All across America, well over a million teenage athletes are coming to the end of their fall seasons — in football, cross country, girls tennis, field hockey, boys soccer and other sports.
So if you pass near a high school this week or next, as the season winds down, as some lucky teams look forward to the state playoffs about to begin, you might want to look up into those stands.
You’ll see classmates cheering their friends. Some are quiet, but most are rowdy, teenagers full of hormones and high drama, acting crazy, having fun. They’re in the moment.
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But if you’ll also see something else up there: adults.
We might be in that moment, but our minds are in many moments at once. We’re the parents.
Parents usually sit together in a group, perched on those canvas stadium chairs that make those cold, hard bleachers a bit more comfortable. Chatting, latte in hand, a video camera bag over a shoulder, we know each other, we know the drill. We’ve been at this for years. And for most of us, there are other seasons to come.
But for those who have seniors out there on the fields, it’s different. It’s ending. And we’re trying to hold it, or hoard it, and keep it.
“I know it’s supposed to end, and that they move on and move into that next part of life. But right now, I just don’t want it to end,” a father named Dave told me. “I just don’t want it to.”
I don’t either. But wants have nothing to do with anything.
Out there on the tennis courts or on the edge of the long-distance course, at football and soccer fields, the parents of younger high school kids watch the seniors at their games, all muscle and prowess, skill and tenacity.
“When the boys were freshmen I’d look out and see the seniors and I’d say, ‘No way. No way can they deal with what’s out there,'” another father said.
But they deal with it because they grow.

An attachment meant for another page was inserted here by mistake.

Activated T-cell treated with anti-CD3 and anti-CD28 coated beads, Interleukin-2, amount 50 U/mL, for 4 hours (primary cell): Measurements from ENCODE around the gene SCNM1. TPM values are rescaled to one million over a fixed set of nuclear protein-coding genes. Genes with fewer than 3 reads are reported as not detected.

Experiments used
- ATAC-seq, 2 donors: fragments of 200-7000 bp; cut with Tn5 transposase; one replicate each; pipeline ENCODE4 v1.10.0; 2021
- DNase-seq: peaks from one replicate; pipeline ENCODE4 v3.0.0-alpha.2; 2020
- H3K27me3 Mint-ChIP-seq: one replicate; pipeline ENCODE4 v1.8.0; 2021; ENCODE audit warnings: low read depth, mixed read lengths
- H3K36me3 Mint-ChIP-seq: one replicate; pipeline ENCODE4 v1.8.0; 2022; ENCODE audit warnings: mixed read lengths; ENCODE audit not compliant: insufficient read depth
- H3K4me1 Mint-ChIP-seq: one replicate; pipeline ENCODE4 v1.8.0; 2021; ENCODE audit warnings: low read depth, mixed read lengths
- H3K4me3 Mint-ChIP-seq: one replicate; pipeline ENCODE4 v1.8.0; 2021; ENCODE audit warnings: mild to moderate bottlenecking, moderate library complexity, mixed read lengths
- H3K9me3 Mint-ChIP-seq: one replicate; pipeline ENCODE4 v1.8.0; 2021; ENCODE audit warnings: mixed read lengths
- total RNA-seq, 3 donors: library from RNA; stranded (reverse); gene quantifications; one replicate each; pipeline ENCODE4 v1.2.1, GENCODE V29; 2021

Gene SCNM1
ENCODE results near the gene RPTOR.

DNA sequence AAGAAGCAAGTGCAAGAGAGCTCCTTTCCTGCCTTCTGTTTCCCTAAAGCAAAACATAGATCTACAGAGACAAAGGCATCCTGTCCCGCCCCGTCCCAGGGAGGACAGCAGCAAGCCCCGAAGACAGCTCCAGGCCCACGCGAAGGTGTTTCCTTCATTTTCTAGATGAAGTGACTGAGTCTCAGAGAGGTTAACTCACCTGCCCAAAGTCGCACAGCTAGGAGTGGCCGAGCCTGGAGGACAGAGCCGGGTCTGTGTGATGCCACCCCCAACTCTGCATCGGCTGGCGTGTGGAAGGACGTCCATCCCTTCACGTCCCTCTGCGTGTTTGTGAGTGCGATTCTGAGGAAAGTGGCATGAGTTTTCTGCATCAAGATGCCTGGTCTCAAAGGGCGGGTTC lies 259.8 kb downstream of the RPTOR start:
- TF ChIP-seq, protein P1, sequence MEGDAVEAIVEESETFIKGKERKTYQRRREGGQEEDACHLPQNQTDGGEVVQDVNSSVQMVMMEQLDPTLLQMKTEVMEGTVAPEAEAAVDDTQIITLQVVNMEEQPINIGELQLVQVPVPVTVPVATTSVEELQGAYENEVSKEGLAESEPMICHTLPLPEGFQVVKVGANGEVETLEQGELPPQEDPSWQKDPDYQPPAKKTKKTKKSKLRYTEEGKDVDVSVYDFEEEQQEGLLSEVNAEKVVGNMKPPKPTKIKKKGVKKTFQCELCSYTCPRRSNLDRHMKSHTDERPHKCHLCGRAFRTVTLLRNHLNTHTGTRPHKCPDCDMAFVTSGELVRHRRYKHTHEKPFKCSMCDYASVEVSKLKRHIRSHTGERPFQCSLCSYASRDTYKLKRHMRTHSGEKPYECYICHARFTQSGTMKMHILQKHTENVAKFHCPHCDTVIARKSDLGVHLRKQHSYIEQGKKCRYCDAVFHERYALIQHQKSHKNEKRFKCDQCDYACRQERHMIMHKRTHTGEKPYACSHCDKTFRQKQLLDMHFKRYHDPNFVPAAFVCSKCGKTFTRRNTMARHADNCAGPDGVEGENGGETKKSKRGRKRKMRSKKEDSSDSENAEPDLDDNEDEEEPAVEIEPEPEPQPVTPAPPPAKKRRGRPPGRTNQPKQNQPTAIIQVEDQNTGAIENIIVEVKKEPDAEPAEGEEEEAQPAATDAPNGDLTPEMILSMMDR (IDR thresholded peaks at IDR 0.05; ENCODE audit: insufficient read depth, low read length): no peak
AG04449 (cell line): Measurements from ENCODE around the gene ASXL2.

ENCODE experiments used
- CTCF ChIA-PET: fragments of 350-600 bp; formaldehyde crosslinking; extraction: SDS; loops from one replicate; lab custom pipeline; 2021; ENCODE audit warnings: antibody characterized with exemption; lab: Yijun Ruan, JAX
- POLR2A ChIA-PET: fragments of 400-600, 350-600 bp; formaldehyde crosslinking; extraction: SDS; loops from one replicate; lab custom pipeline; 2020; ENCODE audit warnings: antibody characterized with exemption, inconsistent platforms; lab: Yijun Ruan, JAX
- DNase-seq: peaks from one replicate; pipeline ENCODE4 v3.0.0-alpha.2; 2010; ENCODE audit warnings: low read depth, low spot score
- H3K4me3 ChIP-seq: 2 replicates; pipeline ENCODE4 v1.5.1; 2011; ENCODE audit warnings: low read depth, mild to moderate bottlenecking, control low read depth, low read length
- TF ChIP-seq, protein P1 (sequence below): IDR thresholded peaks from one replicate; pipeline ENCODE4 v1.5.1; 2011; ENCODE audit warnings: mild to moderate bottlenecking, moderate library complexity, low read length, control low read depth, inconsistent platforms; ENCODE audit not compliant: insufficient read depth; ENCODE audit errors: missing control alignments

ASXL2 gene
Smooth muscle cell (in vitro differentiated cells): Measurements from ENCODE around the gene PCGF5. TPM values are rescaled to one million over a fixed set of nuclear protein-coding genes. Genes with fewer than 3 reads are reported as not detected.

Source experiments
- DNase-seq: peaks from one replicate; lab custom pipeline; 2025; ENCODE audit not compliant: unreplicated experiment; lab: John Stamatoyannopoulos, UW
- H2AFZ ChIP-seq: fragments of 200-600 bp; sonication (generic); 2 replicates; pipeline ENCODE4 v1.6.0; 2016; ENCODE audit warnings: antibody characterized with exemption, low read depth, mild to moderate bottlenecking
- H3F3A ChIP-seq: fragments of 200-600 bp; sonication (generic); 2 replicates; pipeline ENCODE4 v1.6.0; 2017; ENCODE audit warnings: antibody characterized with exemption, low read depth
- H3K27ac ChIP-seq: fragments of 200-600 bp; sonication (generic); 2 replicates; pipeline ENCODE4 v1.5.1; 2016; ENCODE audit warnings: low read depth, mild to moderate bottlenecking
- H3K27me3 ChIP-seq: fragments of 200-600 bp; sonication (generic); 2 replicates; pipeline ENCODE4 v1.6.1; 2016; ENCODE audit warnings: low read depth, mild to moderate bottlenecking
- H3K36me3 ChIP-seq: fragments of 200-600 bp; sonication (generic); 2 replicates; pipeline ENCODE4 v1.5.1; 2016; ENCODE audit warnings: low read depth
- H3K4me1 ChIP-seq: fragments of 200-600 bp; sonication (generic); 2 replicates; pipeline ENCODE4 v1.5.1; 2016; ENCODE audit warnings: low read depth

And the parents of seniors sitting out there in the bleachers as that last season ends?
They see that once-tiny girl who drove them crazy by slamming a tennis ball against the garage door.
Or that other girl who could never get ready on time for school because she insisted on taking that long run in the morning.
The eighth-grade boy who’d lift weights in the basement with the headbanger music filling the house. He’d tear up the backyard grass by working on his technique with those first three steps off the line of scrimmage. Then he’d have that second meal, packing on heft and power for football.
Or other boys, dribbling soccer balls through the kitchen and on into the living room full of breakables, the grandmother shouting, “No! Not in the living room! Noooo!”
And that other boy, the long-distance runner, coming into the house alone, sweating, standing in the middle of the kitchen, gulping water.
They were little and now they’re almost grown. Four years ago, they were shrimpy high school freshmen, the eighth-grade swagger gone, intimidated a bit, hesitant, walking onto those fields for the first time, kids raptly listening to coaches as if they were hearing the voices of the gods.
Or you might have a child who wasn’t interested in any extracurricular activities, or was a trumpet or tuba player in a school band, a dancer, debater, cheerleader, school journalist.